Using the seller’s existing financing can be especially effective if the current loan has a low interest rate. An assumable mortgage can also help you save on closing costs, because unlike the expensive closing costs of a new mortgage, assumable mortgages generally impose limits on assumption-related fees, which can save you tons of money in the long run. 

 9. Purchase a Multi-Unit Home

Multi-unit homes can be an excellent way for beginning real estate investors to get started buying properties that generate income. A multi-unit home is a property that contains multiple units, which allows you to live in one of the units while you rent out the others. 

The first step is to find a good deal on an undervalued multi-unit property. Most of these properties contain two to four units. Once you purchase the property, you can live in one unit, while renting out the others. The rent payments you collect can help offset your mortgage payment, so you might be able to live mortgage-free.

“But, how am I supposed to afford a multi-unit property without any cash down?”, you might ask. The key here is that multi-unit properties can be bought using an affordable financing option, such as an FHA loan or VA loan, as long as you live in it, too.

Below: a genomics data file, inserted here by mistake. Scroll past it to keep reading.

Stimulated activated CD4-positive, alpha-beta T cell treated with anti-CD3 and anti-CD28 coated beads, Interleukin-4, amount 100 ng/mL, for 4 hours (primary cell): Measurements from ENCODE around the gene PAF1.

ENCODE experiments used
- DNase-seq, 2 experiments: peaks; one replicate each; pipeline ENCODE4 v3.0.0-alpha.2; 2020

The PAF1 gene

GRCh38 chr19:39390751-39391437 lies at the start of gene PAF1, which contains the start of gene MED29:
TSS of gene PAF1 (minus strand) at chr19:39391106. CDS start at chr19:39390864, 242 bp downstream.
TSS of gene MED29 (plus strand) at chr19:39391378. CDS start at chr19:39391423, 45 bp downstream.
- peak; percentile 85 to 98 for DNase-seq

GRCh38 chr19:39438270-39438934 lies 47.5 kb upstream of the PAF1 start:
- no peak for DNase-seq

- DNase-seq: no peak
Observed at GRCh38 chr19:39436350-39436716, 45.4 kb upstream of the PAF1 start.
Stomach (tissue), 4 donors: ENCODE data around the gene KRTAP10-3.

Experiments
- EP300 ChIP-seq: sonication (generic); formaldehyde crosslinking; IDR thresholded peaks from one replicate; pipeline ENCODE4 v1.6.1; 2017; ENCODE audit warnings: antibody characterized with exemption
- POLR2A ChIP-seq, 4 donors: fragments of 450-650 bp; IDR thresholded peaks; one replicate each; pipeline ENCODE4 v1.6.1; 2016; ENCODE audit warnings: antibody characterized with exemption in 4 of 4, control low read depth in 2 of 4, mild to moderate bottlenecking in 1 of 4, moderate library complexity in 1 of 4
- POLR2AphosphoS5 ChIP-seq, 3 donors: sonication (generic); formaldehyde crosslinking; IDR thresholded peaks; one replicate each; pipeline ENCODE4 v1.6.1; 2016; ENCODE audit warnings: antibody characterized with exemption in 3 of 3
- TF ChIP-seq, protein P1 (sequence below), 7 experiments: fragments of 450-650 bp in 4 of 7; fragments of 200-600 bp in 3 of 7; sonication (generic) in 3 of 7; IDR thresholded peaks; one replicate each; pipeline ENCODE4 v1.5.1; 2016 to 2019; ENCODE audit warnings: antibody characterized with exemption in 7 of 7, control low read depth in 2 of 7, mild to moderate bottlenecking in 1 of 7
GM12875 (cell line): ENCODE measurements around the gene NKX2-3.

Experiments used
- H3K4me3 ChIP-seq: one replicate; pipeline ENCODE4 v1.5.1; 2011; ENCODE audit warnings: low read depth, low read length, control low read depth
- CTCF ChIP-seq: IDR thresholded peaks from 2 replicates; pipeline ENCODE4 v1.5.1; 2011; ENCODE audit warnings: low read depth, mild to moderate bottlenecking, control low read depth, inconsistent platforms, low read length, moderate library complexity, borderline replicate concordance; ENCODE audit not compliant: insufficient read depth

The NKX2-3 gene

10. Home Equity Line of Credit (HELOC)

If you already own a home, you may be able to use your home’s equity for a down payment on your investment property. You can do this by borrowing cash secured against your home equity. Homeowners may be able to obtain a standard home equity loan, or a HELOC, to fund a down payment.

By using a HELOC, you establish a line of credit against your home, and then draw on it whenever you need an influx of cash. Then you can begin paying the loan back with rental income.

HELOCs tend to have very low or no origination fees and are relatively simple to get, which makes them a more attractive option than a refinance or cash-out refinance for many borrowers.


Now that you know it is possible to invest in real estate without having a lump sum of cash at your disposal, we highly recommend imploring some of these methods if they fit your lifestyle. Even if you have a low credit score, it’s important to know that you do have options. 

Review the methods above and see which one is most suitable for you. Don’t be afraid to start small when investing and work your way up over time. Establish and analyze your short and long-term goals for real estate investing, and determine the best past of success to get yourself there.